In this photo taken on February 3, 2017, Nepalese woman Yum Kumari Giri looks at a Chhaupadi hut during her menstrual period, in Surkhet District, some 520km west of Kathmandu.
(PRAKASH MATHEMA/AFP/Getty Images)
A 21-year-old Nepalese woman died by suffocation in a rough “menstruation hut” after a fire in the windowless room to keep warm, police said.
Parwati Bogati’s lifeless body was found when her mother-in-law went to check on her.
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“She was excited about the next day when her period would end,” Laxmi Bogati told the Kathmandu Post. “Poor child closed her eyes for always.”
“We suspect that she died as a result of smoke inhalation and suffocation as they closed the door of the windowless hut and a fire on the floor for warmth during the night,” Lal Bahadur Dami, a local police officer, told AFP.
The old – and illegal – practice known as Chhaupadi banishes women out of their homes and every month when they have their period.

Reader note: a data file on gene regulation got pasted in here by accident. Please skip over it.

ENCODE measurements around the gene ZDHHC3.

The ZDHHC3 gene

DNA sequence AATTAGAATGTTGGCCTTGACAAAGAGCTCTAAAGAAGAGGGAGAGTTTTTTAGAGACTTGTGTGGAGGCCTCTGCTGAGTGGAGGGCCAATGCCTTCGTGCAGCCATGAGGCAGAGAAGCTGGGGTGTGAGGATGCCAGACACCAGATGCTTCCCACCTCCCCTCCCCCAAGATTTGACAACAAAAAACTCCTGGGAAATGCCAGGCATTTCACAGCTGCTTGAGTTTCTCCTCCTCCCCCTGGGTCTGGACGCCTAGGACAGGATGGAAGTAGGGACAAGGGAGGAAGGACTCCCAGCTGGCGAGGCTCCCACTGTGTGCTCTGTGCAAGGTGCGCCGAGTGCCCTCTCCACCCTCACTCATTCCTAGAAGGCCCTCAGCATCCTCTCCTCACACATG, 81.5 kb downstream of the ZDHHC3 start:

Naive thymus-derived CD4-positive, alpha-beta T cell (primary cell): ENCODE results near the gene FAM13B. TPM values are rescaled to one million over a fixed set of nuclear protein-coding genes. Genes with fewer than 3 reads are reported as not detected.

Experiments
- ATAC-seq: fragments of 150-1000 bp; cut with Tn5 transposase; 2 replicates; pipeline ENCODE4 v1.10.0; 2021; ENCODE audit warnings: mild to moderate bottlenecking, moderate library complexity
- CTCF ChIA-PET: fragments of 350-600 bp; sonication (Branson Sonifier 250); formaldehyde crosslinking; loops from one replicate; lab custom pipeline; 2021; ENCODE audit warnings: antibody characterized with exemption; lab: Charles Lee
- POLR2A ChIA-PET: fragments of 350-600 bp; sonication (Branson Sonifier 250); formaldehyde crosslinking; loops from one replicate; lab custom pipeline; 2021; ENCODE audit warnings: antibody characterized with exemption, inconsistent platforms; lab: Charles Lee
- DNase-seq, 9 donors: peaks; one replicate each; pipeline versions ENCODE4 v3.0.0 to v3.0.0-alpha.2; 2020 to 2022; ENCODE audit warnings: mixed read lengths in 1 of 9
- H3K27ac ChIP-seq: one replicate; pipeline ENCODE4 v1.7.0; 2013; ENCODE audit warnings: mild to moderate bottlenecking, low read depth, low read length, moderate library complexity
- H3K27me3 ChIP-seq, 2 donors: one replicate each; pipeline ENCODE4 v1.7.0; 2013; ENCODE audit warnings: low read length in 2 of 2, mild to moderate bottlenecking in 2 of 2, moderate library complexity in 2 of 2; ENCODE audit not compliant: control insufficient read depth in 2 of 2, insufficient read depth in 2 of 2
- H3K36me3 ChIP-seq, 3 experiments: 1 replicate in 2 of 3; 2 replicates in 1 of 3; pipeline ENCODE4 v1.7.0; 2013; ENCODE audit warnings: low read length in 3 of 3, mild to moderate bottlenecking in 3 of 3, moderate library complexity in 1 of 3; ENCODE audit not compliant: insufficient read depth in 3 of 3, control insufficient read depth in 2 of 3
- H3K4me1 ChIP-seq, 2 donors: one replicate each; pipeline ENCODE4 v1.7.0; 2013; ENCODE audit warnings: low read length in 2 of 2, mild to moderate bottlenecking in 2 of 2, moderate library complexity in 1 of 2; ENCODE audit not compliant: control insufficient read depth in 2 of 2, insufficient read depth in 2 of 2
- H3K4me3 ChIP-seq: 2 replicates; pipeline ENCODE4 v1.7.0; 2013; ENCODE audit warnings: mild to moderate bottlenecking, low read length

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The women are considered as dirty, impure and toxic and are required to stay away from the others in the village. This means that they are often relegated to sleeping on the edge of the village or in the areas as small as a closet. Most of the huts are made of mud and the women often try to build a fire to keep you warm in the bitterly cold Himalayan winter.
The women in the cabins can also be exposed to criminal attacks, the BBC reported. There are also multiple cases of suffocation and a teenage girl was killed after being bitten by a snake.
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The horrifying incident comes only a few weeks after a mother and her two sons died in a similar barn. That incident prompted officials in bajura foundation to give villagers 10 days to break the menstrual huts or legal action will be taken.